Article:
What the Millennium Teacher Must Know and Be Able to Do

What the Millennium Teacher Must Know and Be Able to Do

Pamela Solvie (University of Minnesota - Morris, USA)
Copyright: © 2009 |Pages: 2
DOI: 10.4018/978-1-60566-198-8.ch347
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Abstract

Pedagogical tools for the millennium teacher will look very different from those in place in most classrooms today. Video, sound, and text will all be interwoven, creating environments that will engage students as all senses are engaged. Students will be exposed to information and people in “real-time” settings, will be using a variety of learner-based tools (Bull, Bell, Garofalo & Sigmon, 2002), and will employ tools that speak to each other. As Kellner (2001) indicates, such new technologies may appear exotic in the present, but “will become increasingly commonplace in the future and will force a rethinking of education” (p. 47). Teachers will not be, nor should they expect to be, “experts” in the classroom, but will serve as guides, while they themselves receive guidance and assistance from others to support the use of technology tools that will be “in place” in millennium learning environments. Millennium teachers must ask for and expect this support, as it will be necessary to meet the “three musts” of teachers for millennium classrooms.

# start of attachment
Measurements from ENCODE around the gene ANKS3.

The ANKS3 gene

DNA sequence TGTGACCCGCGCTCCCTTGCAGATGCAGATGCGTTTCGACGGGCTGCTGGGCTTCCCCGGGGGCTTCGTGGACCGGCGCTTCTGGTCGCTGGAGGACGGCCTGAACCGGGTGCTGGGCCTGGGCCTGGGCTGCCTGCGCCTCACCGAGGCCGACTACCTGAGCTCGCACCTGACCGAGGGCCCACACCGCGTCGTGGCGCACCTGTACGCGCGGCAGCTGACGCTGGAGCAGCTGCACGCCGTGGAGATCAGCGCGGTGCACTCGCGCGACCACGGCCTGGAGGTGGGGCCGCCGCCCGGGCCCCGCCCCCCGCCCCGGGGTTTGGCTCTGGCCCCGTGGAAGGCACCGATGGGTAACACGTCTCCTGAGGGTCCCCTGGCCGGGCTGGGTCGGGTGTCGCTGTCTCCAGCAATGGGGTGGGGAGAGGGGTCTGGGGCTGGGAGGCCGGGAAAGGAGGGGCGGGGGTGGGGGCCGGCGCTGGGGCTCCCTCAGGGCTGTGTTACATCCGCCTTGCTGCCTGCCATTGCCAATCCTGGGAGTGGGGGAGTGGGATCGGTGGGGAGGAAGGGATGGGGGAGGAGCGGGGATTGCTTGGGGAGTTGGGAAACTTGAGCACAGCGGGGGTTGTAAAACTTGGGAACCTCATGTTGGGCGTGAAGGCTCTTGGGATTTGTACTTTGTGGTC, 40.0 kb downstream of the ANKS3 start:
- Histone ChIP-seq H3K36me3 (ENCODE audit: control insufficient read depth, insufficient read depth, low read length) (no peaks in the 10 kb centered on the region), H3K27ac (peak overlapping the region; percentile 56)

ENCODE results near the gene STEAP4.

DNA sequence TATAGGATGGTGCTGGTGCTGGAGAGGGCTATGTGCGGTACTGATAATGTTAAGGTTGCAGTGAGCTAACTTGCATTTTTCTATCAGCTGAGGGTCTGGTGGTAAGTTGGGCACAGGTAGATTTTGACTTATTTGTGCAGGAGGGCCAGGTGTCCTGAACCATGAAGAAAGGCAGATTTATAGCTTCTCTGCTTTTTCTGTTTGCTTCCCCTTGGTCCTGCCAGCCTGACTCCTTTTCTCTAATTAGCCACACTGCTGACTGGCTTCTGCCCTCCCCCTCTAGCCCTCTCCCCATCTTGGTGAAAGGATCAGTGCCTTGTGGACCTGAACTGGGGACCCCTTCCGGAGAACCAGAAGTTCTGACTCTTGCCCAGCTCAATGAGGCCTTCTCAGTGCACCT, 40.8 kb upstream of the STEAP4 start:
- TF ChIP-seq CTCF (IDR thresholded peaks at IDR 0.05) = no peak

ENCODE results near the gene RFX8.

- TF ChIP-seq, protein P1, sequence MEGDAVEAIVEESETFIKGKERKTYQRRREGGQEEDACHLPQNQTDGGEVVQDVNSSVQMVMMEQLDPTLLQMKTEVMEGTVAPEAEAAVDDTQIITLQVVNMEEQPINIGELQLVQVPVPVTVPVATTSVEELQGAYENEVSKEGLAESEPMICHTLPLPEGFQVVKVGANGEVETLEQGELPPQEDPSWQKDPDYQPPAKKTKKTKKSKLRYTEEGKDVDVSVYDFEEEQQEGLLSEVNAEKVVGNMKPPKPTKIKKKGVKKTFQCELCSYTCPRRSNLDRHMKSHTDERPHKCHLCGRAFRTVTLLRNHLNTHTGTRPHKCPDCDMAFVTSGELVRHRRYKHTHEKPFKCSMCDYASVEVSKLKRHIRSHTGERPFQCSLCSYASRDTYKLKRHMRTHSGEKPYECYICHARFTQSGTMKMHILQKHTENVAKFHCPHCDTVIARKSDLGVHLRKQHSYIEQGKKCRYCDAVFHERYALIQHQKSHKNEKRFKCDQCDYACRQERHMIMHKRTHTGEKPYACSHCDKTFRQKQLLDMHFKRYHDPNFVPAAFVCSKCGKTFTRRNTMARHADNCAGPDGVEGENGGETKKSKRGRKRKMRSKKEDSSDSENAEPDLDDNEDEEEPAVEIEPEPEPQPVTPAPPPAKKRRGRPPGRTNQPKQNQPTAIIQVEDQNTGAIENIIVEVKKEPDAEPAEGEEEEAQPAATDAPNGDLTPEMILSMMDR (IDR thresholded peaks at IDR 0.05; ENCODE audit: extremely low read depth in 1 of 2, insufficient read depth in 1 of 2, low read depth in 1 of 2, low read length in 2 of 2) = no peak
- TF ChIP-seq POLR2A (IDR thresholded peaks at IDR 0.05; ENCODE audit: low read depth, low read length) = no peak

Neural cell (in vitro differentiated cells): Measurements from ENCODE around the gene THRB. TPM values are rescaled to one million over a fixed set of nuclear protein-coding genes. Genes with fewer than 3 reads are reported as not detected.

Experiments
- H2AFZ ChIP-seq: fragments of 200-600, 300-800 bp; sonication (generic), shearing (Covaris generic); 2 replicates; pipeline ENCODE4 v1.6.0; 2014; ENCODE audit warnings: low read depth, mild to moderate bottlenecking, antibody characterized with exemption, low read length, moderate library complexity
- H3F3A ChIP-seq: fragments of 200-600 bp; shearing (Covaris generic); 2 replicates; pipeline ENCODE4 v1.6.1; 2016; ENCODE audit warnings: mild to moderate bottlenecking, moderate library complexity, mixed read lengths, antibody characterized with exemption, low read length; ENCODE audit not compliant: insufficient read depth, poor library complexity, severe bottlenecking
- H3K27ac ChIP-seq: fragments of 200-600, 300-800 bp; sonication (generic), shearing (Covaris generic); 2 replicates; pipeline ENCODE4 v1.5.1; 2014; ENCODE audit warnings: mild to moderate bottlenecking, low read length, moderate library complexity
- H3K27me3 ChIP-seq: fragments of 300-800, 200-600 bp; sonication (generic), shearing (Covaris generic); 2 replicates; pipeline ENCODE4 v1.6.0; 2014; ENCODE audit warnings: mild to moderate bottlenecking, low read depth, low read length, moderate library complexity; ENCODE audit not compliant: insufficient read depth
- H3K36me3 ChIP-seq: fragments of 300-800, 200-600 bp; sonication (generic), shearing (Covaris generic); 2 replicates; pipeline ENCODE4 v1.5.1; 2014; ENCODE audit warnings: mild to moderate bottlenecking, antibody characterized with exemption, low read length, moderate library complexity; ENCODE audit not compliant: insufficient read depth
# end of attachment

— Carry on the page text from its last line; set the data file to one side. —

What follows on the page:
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This work was previously published in the Encyclopedia of Distance Learning, Volume 4, edited by C. Howard, J. Boettcher, L. Justice, K. Schenk, P. Rogers, and G. Berg, pp. 2036-2037, copyright 2005 by Information Science Reference, formerly known as Idea Group Reference (an imprint of IGI Global).

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